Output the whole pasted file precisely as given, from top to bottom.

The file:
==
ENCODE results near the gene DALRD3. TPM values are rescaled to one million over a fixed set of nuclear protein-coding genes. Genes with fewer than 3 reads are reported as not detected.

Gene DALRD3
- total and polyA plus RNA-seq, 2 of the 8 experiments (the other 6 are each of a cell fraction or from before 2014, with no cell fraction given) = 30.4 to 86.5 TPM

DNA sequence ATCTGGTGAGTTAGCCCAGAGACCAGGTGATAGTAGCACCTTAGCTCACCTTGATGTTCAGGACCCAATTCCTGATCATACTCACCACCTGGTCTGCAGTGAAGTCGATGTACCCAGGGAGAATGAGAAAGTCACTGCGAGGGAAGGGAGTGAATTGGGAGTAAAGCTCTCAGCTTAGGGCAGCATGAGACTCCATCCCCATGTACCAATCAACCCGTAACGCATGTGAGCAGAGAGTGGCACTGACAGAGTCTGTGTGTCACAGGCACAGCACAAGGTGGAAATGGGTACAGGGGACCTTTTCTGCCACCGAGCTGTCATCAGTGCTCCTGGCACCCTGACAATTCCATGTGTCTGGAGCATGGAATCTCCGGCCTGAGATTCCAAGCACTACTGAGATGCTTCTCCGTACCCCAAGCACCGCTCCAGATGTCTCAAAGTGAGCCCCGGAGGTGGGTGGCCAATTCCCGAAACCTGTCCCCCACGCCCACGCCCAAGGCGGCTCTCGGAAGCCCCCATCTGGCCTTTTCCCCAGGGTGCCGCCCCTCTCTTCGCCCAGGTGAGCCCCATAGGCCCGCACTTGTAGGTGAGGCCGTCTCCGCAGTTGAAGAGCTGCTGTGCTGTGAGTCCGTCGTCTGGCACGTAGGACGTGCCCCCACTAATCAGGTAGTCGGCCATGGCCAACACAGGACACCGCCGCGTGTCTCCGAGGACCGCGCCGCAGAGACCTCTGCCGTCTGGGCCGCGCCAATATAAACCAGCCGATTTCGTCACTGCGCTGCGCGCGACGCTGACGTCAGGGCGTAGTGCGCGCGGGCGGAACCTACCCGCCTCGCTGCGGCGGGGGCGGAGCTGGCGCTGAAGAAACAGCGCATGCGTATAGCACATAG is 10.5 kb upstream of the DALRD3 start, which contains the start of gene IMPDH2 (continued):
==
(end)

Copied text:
ENCODE results near the gene DALRD3. TPM values are rescaled to one million over a fixed set of nuclear protein-coding genes. Genes with fewer than 3 reads are reported as not detected.

Gene DALRD3
- total and polyA plus RNA-seq, 2 of the 8 experiments (the other 6 are each of a cell fraction or from before 2014, with no cell fraction given) = 30.4 to 86.5 TPM

DNA sequence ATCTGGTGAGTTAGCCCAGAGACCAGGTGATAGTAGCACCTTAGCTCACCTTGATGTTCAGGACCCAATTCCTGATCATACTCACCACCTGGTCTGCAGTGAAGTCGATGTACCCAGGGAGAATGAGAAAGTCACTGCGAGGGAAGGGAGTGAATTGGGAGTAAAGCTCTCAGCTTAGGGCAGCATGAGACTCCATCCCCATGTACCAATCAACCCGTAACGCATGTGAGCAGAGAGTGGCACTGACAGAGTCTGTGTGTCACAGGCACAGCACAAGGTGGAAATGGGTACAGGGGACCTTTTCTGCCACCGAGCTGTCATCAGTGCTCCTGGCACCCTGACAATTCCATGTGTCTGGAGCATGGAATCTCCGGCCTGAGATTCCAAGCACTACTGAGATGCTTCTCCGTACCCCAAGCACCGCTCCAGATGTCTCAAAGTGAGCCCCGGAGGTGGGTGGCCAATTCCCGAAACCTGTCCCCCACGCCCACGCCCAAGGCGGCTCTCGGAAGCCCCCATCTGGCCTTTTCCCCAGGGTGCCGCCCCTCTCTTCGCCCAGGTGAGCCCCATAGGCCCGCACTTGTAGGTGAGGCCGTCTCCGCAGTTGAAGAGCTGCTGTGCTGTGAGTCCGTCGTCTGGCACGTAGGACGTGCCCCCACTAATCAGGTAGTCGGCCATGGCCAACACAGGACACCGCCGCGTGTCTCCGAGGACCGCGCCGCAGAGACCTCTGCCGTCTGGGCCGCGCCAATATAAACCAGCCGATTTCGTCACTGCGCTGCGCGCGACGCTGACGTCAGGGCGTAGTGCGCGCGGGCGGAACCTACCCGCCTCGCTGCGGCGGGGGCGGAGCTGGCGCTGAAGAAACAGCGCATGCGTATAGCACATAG is 10.5 kb upstream of the DALRD3 start, which contains the start of gene IMPDH2 (continued):